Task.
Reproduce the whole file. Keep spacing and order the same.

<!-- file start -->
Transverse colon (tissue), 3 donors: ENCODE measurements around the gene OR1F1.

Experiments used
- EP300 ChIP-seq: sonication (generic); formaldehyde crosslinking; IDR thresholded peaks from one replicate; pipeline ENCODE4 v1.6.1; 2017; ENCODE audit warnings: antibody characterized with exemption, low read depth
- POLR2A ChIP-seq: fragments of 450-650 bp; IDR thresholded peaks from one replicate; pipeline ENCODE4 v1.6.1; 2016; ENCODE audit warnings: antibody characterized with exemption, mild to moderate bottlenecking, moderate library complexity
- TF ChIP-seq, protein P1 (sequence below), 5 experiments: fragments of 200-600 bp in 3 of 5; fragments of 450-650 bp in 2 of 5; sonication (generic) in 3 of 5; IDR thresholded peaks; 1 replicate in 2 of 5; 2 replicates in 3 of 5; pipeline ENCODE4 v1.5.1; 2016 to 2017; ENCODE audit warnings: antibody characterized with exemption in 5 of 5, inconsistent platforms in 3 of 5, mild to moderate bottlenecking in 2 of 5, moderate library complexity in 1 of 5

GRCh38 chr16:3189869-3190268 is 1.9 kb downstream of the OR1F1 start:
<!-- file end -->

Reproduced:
Transverse colon (tissue), 3 donors: ENCODE measurements around the gene OR1F1.

Experiments used
- EP300 ChIP-seq: sonication (generic); formaldehyde crosslinking; IDR thresholded peaks from one replicate; pipeline ENCODE4 v1.6.1; 2017; ENCODE audit warnings: antibody characterized with exemption, low read depth
- POLR2A ChIP-seq: fragments of 450-650 bp; IDR thresholded peaks from one replicate; pipeline ENCODE4 v1.6.1; 2016; ENCODE audit warnings: antibody characterized with exemption, mild to moderate bottlenecking, moderate library complexity
- TF ChIP-seq, protein P1 (sequence below), 5 experiments: fragments of 200-600 bp in 3 of 5; fragments of 450-650 bp in 2 of 5; sonication (generic) in 3 of 5; IDR thresholded peaks; 1 replicate in 2 of 5; 2 replicates in 3 of 5; pipeline ENCODE4 v1.5.1; 2016 to 2017; ENCODE audit warnings: antibody characterized with exemption in 5 of 5, inconsistent platforms in 3 of 5, mild to moderate bottlenecking in 2 of 5, moderate library complexity in 1 of 5

GRCh38 chr16:3189869-3190268 is 1.9 kb downstream of the OR1F1 start: